When you are helping someone with math, instead of doing the answers for them, it can help to ask the right questions that will stimulate mathematical thinking so that they can work the problems out themselves. This requires patience and time to accomplish, but it is very effective to help students learn to solve problems themselves – even when they aren’t sure at first how to tackle the problem.
Ask Open-Ended Questions
When trying to work out a problem and the child or student is stuck, teachers and tutors can ask these types of questions to help them recall when they practiced this problem before. By doing this, you automatically show them that you have confidence in them to figure it out.
Ask questions like, “Does this remind you of anything?” and, “What happens if you organize the problem differently?” or something like, “In what ways can these be sorted?” This will help give the student a starting point for figure it out.
Ask Strategy-Focused Questions
These questions will flip on the math portion of your child’s brain and yours. Questions about strategy and how to tackle a problem can help lead to solving it.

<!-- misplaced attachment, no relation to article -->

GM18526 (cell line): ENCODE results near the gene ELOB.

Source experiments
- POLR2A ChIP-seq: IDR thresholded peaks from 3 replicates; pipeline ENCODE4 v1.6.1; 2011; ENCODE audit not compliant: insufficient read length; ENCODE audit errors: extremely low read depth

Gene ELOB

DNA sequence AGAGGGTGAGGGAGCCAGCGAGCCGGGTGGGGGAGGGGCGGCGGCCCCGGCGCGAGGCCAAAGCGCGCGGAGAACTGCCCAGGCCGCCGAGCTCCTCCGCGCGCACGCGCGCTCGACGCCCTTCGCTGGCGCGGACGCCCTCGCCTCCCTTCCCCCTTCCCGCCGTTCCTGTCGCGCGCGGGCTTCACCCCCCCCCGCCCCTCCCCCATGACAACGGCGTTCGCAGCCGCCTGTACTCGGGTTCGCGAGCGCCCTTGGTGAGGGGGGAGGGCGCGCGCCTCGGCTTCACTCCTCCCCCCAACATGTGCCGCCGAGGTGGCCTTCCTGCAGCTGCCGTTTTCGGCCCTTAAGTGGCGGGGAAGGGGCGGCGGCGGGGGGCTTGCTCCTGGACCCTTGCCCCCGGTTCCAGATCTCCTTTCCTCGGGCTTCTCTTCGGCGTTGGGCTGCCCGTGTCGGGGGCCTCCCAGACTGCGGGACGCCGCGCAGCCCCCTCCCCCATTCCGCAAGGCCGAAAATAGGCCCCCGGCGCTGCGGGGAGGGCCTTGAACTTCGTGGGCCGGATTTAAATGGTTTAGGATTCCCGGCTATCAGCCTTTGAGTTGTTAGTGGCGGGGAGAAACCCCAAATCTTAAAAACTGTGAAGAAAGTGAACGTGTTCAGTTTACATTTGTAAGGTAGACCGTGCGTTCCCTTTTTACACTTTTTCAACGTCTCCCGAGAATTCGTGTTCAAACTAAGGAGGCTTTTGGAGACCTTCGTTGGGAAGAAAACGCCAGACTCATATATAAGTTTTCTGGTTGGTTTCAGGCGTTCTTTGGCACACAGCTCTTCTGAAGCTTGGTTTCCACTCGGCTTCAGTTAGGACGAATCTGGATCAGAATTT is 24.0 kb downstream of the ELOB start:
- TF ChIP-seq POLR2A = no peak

For example, “What part of this problem is the same?” “Are there more examples in the book or online that you can use?” “What about any patterns; do you see any patterns?” “Do you know what comes next?”
Asks Solution-Focused Questions
These questions will help the student analyze what they learned once they have a solution to the problem. Solutions may be right or wrong to have this conversation. If they are wrong, you can ask the right questions to lead them to a lightbulb moment of realizing it’s wrong and doing it right.
Ask questions like, “What did you discover?” and “Why did you do the problem this way?” “Are you confident your solution is correct? Why?” Answering these questions will help build confidence in the student’s ability to get the problems right and explain how they did it.
Ask Sharing and Comparing Questions
Ask your child or student to compare their answer and the way they did it to another similar problem and solution. And as far as the actual problem goes, ask them why someone might get a different solution than they did and why they would. Plus, maybe there are other possibilities so you may want to ask if this problem brought up new questions for them about similar situations.
It’s a tremendous skill that teachers and tutors have to develop: learning when to step back and ask the right questions that stimulate the right way of thinking about a problem so that the student can find the solution on their own. Once the student starts learning to deal with and find solutions by asking the right questions, there isn’t any problem they cannot eventually solve.